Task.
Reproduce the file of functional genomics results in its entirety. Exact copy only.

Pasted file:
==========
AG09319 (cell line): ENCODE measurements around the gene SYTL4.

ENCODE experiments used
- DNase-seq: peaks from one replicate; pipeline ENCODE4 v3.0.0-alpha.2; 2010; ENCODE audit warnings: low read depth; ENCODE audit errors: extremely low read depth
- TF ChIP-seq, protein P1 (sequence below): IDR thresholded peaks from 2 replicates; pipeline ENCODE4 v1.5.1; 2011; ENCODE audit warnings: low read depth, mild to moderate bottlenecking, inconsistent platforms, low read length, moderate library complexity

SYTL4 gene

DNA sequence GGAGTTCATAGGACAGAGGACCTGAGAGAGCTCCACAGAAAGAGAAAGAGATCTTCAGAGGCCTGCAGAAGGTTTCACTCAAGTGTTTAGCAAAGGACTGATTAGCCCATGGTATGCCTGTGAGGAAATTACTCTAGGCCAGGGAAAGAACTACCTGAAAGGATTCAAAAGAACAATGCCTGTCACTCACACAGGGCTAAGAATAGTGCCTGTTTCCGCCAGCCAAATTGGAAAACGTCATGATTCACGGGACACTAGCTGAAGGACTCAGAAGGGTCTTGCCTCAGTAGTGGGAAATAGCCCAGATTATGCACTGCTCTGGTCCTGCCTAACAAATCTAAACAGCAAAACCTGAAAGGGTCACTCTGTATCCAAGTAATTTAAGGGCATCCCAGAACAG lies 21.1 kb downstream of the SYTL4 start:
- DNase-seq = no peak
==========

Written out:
AG09319 (cell line): ENCODE measurements around the gene SYTL4.

ENCODE experiments used
- DNase-seq: peaks from one replicate; pipeline ENCODE4 v3.0.0-alpha.2; 2010; ENCODE audit warnings: low read depth; ENCODE audit errors: extremely low read depth
- TF ChIP-seq, protein P1 (sequence below): IDR thresholded peaks from 2 replicates; pipeline ENCODE4 v1.5.1; 2011; ENCODE audit warnings: low read depth, mild to moderate bottlenecking, inconsistent platforms, low read length, moderate library complexity

SYTL4 gene

DNA sequence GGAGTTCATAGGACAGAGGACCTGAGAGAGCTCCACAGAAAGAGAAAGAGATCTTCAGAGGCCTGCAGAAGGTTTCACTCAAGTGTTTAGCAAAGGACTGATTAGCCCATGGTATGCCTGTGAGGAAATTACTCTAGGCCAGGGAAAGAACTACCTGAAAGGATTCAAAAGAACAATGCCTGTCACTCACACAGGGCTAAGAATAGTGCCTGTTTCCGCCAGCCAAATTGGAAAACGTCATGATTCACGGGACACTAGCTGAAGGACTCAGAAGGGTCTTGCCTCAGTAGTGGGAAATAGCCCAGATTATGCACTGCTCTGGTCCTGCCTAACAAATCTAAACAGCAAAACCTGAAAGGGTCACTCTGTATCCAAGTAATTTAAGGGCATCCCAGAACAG lies 21.1 kb downstream of the SYTL4 start:
- DNase-seq = no peak